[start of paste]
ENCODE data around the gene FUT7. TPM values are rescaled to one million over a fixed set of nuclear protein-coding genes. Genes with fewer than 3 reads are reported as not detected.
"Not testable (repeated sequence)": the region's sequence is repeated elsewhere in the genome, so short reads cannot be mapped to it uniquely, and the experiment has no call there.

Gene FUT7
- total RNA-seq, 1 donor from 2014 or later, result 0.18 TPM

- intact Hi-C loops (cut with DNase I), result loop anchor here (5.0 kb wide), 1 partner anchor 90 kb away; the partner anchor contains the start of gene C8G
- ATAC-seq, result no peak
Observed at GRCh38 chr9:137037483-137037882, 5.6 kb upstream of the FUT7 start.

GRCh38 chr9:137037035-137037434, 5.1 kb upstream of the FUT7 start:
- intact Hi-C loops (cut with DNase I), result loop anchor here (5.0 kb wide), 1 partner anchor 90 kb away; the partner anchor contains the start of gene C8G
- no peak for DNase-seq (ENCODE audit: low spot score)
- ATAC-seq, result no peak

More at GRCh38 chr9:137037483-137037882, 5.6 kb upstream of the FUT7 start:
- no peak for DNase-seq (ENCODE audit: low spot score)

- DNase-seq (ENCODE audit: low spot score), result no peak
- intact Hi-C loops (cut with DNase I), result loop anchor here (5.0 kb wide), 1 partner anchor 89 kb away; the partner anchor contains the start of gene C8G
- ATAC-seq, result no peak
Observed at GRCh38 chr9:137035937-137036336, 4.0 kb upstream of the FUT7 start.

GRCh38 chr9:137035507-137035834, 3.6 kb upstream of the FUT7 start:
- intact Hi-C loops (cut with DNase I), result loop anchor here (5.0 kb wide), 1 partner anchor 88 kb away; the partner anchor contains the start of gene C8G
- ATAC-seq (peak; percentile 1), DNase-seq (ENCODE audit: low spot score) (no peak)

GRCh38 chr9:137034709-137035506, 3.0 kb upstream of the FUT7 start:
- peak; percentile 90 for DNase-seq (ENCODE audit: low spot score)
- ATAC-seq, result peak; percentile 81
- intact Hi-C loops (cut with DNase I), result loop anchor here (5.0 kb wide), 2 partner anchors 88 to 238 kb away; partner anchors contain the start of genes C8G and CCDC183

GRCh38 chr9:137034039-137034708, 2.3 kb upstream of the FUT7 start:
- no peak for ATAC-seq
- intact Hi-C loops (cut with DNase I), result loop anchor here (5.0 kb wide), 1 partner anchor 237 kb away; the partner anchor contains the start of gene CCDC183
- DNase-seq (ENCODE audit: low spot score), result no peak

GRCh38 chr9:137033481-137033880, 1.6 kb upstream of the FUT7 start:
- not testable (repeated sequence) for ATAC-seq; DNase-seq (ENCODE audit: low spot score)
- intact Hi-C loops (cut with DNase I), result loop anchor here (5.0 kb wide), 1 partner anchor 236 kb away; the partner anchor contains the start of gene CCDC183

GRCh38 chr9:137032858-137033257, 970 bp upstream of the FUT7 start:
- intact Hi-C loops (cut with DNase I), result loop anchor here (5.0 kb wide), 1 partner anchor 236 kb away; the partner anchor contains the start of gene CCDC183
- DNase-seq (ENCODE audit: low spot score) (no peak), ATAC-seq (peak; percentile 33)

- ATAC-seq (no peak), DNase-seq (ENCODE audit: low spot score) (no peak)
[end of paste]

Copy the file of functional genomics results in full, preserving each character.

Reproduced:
ENCODE data around the gene FUT7. TPM values are rescaled to one million over a fixed set of nuclear protein-coding genes. Genes with fewer than 3 reads are reported as not detected.
"Not testable (repeated sequence)": the region's sequence is repeated elsewhere in the genome, so short reads cannot be mapped to it uniquely, and the experiment has no call there.

Gene FUT7
- total RNA-seq, 1 donor from 2014 or later, result 0.18 TPM

- intact Hi-C loops (cut with DNase I), result loop anchor here (5.0 kb wide), 1 partner anchor 90 kb away; the partner anchor contains the start of gene C8G
- ATAC-seq, result no peak
Observed at GRCh38 chr9:137037483-137037882, 5.6 kb upstream of the FUT7 start.

GRCh38 chr9:137037035-137037434, 5.1 kb upstream of the FUT7 start:
- intact Hi-C loops (cut with DNase I), result loop anchor here (5.0 kb wide), 1 partner anchor 90 kb away; the partner anchor contains the start of gene C8G
- no peak for DNase-seq (ENCODE audit: low spot score)
- ATAC-seq, result no peak

More at GRCh38 chr9:137037483-137037882, 5.6 kb upstream of the FUT7 start:
- no peak for DNase-seq (ENCODE audit: low spot score)

- DNase-seq (ENCODE audit: low spot score), result no peak
- intact Hi-C loops (cut with DNase I), result loop anchor here (5.0 kb wide), 1 partner anchor 89 kb away; the partner anchor contains the start of gene C8G
- ATAC-seq, result no peak
Observed at GRCh38 chr9:137035937-137036336, 4.0 kb upstream of the FUT7 start.

GRCh38 chr9:137035507-137035834, 3.6 kb upstream of the FUT7 start:
- intact Hi-C loops (cut with DNase I), result loop anchor here (5.0 kb wide), 1 partner anchor 88 kb away; the partner anchor contains the start of gene C8G
- ATAC-seq (peak; percentile 1), DNase-seq (ENCODE audit: low spot score) (no peak)

GRCh38 chr9:137034709-137035506, 3.0 kb upstream of the FUT7 start:
- peak; percentile 90 for DNase-seq (ENCODE audit: low spot score)
- ATAC-seq, result peak; percentile 81
- intact Hi-C loops (cut with DNase I), result loop anchor here (5.0 kb wide), 2 partner anchors 88 to 238 kb away; partner anchors contain the start of genes C8G and CCDC183

GRCh38 chr9:137034039-137034708, 2.3 kb upstream of the FUT7 start:
- no peak for ATAC-seq
- intact Hi-C loops (cut with DNase I), result loop anchor here (5.0 kb wide), 1 partner anchor 237 kb away; the partner anchor contains the start of gene CCDC183
- DNase-seq (ENCODE audit: low spot score), result no peak

GRCh38 chr9:137033481-137033880, 1.6 kb upstream of the FUT7 start:
- not testable (repeated sequence) for ATAC-seq; DNase-seq (ENCODE audit: low spot score)
- intact Hi-C loops (cut with DNase I), result loop anchor here (5.0 kb wide), 1 partner anchor 236 kb away; the partner anchor contains the start of gene CCDC183

GRCh38 chr9:137032858-137033257, 970 bp upstream of the FUT7 start:
- intact Hi-C loops (cut with DNase I), result loop anchor here (5.0 kb wide), 1 partner anchor 236 kb away; the partner anchor contains the start of gene CCDC183
- DNase-seq (ENCODE audit: low spot score) (no peak), ATAC-seq (peak; percentile 33)

- ATAC-seq (no peak), DNase-seq (ENCODE audit: low spot score) (no peak)